Remediation contract a missed opportunity

Making developers and their suppliers pay for their role in creating buildings of such a dangerous quality that inhabitants die when fire spreads too easily within them, which is what happened at Grenfell Tower, is proving to be a difficult job. And it looks unlikely to get any easier.

As well as the lives of the 72 people who died at Grenfell and the hundreds of displaced tenants, the lives of thousands of others have been disrupted by the uncertainties created in the wake of the tragedy, with many unable to sell flats and move on with their lives.

You might think that all of those involved would be falling over themselves to show remorse and willingness to pay their share of remediation. There has been little sign of it however, or that a clear path forward to ensure that remedial safety works that could prevent another Grenfell tragedy has been established.

The legally binding Developer Remediation Contract (DRC) has been offered to developers to sign by the government, committing them to reimburse money spent from public funds to make some of their buildings safe. Signing it and wholeheartedly supporting the remedial works that are needed should be the minimum expected of any company in the supply chain that has any care for justice or, for the more self centred among them, reputation.

Some 50 developers have done so. The consequences for developers who do not sign the DRC could include being banned from future developments, as Levelling Up, Housing and Communities Secretary Michael Gove has threatened. The government intends to make good on its threat through a responsible actors scheme to be brought into law under Sections 126-129 of the Building Safety Act 2022.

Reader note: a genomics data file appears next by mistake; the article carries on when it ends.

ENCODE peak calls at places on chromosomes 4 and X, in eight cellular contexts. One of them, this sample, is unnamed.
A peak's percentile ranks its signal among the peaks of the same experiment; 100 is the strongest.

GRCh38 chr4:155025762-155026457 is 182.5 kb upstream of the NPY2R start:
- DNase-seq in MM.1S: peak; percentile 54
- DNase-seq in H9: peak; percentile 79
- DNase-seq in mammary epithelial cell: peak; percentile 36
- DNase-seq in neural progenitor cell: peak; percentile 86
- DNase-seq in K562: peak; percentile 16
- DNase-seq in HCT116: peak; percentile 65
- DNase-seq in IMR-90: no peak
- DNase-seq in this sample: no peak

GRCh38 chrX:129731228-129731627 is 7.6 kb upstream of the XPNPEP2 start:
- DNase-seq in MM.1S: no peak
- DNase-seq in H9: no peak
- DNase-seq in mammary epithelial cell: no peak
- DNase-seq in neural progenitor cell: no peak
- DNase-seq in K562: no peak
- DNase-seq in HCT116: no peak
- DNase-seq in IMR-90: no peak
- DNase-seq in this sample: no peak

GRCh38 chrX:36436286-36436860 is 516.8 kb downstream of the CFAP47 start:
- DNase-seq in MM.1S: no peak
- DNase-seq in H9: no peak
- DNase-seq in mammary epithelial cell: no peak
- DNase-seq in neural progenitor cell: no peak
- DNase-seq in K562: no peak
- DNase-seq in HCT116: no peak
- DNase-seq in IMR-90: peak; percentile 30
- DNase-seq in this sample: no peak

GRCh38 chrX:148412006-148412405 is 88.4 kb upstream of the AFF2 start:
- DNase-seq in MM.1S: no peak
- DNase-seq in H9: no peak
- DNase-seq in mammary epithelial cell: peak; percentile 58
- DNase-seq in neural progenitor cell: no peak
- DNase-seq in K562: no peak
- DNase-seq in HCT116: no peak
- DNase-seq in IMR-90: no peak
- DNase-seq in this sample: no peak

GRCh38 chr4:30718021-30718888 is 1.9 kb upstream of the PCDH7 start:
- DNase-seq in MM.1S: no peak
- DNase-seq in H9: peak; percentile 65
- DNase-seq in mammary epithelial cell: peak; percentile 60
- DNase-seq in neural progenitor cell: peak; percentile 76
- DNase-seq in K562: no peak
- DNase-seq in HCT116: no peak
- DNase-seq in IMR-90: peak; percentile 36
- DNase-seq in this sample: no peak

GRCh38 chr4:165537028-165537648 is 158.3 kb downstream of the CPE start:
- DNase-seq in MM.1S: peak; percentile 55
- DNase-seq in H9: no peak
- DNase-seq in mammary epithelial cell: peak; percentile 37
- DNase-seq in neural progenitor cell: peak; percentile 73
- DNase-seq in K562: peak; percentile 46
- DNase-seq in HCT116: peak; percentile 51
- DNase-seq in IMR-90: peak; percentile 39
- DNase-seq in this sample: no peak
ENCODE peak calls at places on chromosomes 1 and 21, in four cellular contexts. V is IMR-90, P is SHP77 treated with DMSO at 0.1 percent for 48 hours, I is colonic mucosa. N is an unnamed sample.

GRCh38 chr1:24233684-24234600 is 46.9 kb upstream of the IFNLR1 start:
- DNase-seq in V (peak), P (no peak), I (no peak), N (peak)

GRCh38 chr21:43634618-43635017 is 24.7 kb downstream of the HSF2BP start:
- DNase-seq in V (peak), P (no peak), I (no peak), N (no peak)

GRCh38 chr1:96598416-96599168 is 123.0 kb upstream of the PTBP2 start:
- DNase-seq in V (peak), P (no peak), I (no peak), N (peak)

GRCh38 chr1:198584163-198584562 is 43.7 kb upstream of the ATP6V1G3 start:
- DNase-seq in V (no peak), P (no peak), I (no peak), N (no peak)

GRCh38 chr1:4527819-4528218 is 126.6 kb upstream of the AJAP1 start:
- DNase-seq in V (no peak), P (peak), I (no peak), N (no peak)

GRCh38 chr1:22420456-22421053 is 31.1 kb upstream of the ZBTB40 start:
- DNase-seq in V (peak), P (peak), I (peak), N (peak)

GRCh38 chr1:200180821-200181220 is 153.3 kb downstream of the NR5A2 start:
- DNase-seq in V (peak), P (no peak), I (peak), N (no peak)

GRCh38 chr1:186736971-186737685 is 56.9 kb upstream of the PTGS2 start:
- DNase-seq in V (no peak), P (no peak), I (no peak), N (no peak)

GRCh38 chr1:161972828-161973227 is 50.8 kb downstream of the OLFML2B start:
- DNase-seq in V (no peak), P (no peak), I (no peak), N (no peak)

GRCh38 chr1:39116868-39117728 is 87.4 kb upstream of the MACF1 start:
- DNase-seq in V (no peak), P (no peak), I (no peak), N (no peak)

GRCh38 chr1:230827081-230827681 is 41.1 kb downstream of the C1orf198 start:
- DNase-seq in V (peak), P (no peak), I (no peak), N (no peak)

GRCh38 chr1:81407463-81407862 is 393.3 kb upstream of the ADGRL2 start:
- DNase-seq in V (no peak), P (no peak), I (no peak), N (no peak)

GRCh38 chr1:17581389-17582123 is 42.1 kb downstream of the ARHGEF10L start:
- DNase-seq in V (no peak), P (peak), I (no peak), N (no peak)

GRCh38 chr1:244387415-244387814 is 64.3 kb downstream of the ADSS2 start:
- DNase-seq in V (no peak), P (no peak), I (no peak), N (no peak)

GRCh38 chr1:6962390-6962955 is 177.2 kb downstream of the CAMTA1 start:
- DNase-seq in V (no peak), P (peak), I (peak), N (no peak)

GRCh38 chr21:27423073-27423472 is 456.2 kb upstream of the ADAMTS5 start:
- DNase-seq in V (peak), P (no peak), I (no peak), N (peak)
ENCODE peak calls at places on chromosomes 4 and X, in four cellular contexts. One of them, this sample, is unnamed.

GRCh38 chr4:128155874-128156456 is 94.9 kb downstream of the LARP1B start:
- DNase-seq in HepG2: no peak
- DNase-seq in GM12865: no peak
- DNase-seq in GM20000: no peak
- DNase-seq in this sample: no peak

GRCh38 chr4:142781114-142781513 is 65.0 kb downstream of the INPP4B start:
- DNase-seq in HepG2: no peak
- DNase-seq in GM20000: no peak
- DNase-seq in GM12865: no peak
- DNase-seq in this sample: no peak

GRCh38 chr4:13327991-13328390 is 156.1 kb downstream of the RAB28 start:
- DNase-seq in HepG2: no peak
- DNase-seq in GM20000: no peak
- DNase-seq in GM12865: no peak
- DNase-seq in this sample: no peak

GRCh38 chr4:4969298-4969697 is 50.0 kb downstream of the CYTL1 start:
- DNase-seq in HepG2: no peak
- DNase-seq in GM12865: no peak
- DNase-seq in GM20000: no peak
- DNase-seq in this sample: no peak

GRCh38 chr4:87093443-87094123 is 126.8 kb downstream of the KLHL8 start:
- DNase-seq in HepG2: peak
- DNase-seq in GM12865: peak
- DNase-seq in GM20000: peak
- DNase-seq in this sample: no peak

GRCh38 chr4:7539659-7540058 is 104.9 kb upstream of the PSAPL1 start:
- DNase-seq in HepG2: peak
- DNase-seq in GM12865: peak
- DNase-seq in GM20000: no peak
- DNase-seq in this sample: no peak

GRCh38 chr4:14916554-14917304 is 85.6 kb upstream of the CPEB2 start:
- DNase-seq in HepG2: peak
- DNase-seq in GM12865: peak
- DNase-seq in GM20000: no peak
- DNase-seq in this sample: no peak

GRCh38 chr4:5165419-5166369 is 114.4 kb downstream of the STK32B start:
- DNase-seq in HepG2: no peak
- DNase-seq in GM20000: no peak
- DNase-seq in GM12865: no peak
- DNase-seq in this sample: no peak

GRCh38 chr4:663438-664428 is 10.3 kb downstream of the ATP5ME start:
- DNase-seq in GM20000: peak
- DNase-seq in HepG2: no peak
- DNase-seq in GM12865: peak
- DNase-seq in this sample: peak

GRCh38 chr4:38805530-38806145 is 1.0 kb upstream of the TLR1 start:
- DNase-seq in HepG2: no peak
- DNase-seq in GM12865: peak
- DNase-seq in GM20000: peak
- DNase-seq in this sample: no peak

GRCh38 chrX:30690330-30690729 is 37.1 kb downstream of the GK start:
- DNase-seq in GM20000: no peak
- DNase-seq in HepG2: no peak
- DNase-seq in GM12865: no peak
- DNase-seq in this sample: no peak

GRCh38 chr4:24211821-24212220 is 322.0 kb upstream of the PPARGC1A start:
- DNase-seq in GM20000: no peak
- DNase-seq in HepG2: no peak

There is much that is lacking with the DRC however. Developers have to pay to remediate buildings whether or not they will be able to recover costs from others. So one consequence is that it might be simply setting the scene for a round of claims against designers, contractors and potentially manufacturers, as developers look to the supply chain to recover a contribution to the remediation costs that they have committed to under the DRC.

Issues that will arise will concern limitation, liability caps, insurance and insolvent parties. It isn’t clear that developers will be able to recoup the costs of pursuing recovery of this money. Much else also remains unclear. For example, will there even be enough fire assessment specialists able to carry out the assessments of the need for remediation of buildings?

Developers are being given plenty of wriggle room by the DRC with the use of terms like “reasonable endeavours” and “as soon as reasonably practicable”. And what level of risk is to be regarded as acceptable is unclearly defined.

Some freeholders and leaseholders may have no right of recourse under the DRC against developers, so could be stuck in potentially dangerous buildings with no realistic chance of making developers undertake remedial works in a timely manner.

At least some of the affected buildings, perhaps many, remain dangerous and in need of critical safety works.
It looks increasingly like the DRC is a missed opportunity to create greater certainty regarding who is responsible for what remediation, and when they should act by.

Nick Barrett